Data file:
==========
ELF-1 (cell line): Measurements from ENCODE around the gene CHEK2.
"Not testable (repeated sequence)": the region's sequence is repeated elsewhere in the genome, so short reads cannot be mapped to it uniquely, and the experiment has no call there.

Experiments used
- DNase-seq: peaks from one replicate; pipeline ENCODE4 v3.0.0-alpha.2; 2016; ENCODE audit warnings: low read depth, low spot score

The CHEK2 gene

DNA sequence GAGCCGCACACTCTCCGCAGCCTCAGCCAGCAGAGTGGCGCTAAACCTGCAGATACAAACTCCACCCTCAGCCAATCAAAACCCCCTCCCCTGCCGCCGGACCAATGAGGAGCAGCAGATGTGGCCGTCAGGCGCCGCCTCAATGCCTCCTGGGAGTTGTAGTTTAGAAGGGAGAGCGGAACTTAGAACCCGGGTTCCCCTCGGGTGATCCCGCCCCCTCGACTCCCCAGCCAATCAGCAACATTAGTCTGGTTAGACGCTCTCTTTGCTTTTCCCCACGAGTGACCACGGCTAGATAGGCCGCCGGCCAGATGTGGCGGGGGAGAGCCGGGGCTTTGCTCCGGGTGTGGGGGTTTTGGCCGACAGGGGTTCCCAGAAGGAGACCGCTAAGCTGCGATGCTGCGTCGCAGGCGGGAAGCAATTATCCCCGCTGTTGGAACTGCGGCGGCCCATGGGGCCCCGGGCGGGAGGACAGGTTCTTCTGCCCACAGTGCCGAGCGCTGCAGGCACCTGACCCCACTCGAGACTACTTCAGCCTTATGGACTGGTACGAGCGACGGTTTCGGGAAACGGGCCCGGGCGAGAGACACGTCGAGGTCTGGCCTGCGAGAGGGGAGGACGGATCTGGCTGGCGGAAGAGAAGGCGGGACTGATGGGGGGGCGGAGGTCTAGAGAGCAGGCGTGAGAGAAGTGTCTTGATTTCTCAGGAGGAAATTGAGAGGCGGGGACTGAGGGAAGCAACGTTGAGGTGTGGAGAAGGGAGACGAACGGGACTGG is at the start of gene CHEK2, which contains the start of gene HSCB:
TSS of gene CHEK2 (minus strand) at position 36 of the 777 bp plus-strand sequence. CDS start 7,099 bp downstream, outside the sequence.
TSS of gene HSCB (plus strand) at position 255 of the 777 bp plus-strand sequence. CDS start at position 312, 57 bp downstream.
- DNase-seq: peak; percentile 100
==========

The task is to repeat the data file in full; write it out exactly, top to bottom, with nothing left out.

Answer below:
ELF-1 (cell line): Measurements from ENCODE around the gene CHEK2.
"Not testable (repeated sequence)": the region's sequence is repeated elsewhere in the genome, so short reads cannot be mapped to it uniquely, and the experiment has no call there.

Experiments used
- DNase-seq: peaks from one replicate; pipeline ENCODE4 v3.0.0-alpha.2; 2016; ENCODE audit warnings: low read depth, low spot score

The CHEK2 gene

DNA sequence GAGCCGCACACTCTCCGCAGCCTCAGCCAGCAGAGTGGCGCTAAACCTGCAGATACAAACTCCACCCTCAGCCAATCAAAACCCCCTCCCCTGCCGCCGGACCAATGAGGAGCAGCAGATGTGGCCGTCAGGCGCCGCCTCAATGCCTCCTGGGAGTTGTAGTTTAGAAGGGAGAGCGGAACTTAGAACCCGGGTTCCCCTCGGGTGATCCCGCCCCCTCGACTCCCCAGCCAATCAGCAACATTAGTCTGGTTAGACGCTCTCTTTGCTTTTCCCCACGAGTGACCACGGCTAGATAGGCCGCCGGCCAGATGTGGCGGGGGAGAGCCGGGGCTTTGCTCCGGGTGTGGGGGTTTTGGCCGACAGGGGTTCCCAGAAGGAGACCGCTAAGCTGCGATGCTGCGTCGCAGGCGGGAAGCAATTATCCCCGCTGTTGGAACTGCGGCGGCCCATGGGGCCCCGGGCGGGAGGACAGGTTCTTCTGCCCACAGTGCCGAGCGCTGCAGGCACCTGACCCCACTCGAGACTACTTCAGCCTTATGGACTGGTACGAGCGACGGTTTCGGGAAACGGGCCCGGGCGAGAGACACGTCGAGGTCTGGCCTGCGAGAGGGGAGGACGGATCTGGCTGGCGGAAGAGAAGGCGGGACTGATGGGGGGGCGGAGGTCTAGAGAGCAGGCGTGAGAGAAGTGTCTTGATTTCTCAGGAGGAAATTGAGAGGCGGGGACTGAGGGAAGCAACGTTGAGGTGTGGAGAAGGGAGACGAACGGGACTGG is at the start of gene CHEK2, which contains the start of gene HSCB:
TSS of gene CHEK2 (minus strand) at position 36 of the 777 bp plus-strand sequence. CDS start 7,099 bp downstream, outside the sequence.
TSS of gene HSCB (plus strand) at position 255 of the 777 bp plus-strand sequence. CDS start at position 312, 57 bp downstream.
- DNase-seq: peak; percentile 100